Other things that caught my attention were a fly-by little egret (never seen one in the Upper Bure Valley before and it shows the extent of the infiltration into the UK) and the presence of jays in open farmland habitat.

Nipped up to Cley later and especially enjoyed about 45 brent geese, another glorious barn owl, a pair of stonechat and pied wagtails. Also here marsh harrier (1) and a fly-by rock pipit (1).

Saturday, March 14, 2009

Beast of the Decade Nomination No. 6

Yes, mountain gorilla. We had a group in Uganda feeding on eucalypt bark just behind our hotel at Bwindi. Seeing them quickly like this gave us the rest of the day birding but it slightly devalued the experience. I have also seen (lowland) gorilla in Gabon in much more exciting circumstances - a 30 second encounter in which we were mock-charged twice by a large ginger-nut alpha male. Definitely something worth making the effort to see before you go.

Wednesday, March 11, 2009

Allemansrätt or Reason No. 2 Why I do not miss Norfolk

Gone are the days of trespass

Allemansrätt or the right to roam the countryside. I still look over my shoulder guiltily when entering agricultural land, but here in Sweden you have the right to access any land (outside of some protected nature reserves and military areas). Peoples gardens are off limits too obviously. You can camp pretty much anywhere too for one night and light fires - Team Benstead enjoys these rights greatly during the winter and summer.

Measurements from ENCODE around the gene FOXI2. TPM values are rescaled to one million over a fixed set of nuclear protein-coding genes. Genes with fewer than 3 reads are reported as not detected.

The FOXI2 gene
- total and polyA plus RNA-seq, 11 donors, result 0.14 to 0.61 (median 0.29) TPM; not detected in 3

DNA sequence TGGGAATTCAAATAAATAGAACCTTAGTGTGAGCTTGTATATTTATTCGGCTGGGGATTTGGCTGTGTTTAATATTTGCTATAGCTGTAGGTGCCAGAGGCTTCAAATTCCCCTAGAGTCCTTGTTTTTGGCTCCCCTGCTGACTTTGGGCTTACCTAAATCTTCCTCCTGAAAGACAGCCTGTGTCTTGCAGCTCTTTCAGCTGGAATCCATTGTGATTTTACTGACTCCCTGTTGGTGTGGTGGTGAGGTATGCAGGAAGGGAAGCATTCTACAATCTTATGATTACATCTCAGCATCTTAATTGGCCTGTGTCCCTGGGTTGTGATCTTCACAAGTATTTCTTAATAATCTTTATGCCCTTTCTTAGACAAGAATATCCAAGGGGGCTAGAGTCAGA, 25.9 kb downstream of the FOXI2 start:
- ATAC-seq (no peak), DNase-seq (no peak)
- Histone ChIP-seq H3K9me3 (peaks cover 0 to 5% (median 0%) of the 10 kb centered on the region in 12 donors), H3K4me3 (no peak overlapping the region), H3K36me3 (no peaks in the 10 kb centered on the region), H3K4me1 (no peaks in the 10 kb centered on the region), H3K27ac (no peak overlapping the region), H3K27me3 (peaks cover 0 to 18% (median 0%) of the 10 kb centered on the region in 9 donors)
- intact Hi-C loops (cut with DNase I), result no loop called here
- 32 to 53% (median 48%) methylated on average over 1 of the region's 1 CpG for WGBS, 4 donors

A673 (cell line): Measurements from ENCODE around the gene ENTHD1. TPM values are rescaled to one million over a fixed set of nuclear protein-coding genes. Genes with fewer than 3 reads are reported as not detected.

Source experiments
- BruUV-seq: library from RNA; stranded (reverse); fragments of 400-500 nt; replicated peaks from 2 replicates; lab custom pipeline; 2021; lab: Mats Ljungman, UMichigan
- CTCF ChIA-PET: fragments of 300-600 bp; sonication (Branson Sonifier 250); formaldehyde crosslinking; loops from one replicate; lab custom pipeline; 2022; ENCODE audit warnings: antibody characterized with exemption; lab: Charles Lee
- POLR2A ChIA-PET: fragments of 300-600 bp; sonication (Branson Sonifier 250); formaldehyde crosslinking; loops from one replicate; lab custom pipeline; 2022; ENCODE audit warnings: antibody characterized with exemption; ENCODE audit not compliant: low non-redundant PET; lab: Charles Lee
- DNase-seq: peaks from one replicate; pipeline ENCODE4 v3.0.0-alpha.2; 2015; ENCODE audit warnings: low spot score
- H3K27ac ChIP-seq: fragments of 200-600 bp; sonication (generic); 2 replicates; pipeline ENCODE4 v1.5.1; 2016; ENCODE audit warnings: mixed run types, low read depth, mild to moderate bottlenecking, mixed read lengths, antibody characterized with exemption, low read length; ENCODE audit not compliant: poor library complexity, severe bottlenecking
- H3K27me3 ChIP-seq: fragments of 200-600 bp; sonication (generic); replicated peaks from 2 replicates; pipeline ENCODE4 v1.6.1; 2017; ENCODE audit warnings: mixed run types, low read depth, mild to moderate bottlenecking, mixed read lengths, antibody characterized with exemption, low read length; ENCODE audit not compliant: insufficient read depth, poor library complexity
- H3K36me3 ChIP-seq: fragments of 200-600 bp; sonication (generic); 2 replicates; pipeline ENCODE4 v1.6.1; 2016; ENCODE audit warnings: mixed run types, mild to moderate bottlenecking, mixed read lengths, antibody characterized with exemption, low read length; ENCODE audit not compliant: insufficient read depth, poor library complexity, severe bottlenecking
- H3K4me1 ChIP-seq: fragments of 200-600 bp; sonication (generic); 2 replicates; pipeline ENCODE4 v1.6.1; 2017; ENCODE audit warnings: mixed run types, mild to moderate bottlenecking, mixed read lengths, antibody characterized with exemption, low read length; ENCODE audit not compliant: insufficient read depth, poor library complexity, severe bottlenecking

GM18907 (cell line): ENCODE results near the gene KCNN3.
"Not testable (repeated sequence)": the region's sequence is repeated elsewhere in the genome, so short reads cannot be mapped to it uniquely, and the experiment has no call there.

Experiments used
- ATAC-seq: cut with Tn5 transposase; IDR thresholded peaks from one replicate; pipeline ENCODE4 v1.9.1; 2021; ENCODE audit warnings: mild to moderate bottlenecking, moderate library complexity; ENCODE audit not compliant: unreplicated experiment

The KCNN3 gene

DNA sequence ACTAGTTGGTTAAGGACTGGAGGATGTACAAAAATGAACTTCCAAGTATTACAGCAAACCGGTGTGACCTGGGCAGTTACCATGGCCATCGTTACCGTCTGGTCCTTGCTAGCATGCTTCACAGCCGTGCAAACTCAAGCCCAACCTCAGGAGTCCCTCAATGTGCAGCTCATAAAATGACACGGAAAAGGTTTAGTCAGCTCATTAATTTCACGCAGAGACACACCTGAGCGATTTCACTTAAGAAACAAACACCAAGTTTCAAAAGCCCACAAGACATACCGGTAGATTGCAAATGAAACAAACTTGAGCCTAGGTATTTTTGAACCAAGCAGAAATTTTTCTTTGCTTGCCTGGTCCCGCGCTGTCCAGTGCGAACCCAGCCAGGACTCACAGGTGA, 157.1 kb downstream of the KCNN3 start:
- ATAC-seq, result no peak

The only trouble with access to all areas here is you realise how much habitat there is near you that deserves attention.

Monday, March 9, 2009

Birding - 09/03/09 - cranes!

The big twitch - there was scarcely room at the end of the pier!

Torekov rev today - two migrating common cranes and three gadwall were the highlights, if you do not count the sausages we BBQ'd on the beach.

Ripagården - looking a bit gloomy but a great site. Not much doing today though.

Checking Salomonhög last thing produced these four cranes heading north, I think it will be a good vismig site (better than the garden which I can nearly see from there).

My big plan to check out Salomonhög (just up the hill behind my house) at dawn for vismig purposes failed when I woke to frost and heavy fog. I tried to climb above the fog but ran out of hill. I had hoped for a flock of disoriented cranes but had to settle for a few skylarks! As I came down the fog lifted of course.

Took Team Benstead to see the male king eider at Rammsjöstrand - and got the videoclip below for my troubles. It was showing really well (honest) - my videos always turn out very Blair Witch.

Headed to Torekov rev for our lunch and quickly had a small charcoal fire going on the beach and the sausages on the go. This allowed me to check through the denizens out on the rev. The usual flock of 14 purple sandpipers was present, spooked into a countable flock by a passing sparrowhawk. Three gadwall were new in. Migration was much in evidence during our two hour stint, with 47 whooper swans in total, 13 barnacle geese and best of all my first cranes of the year (2).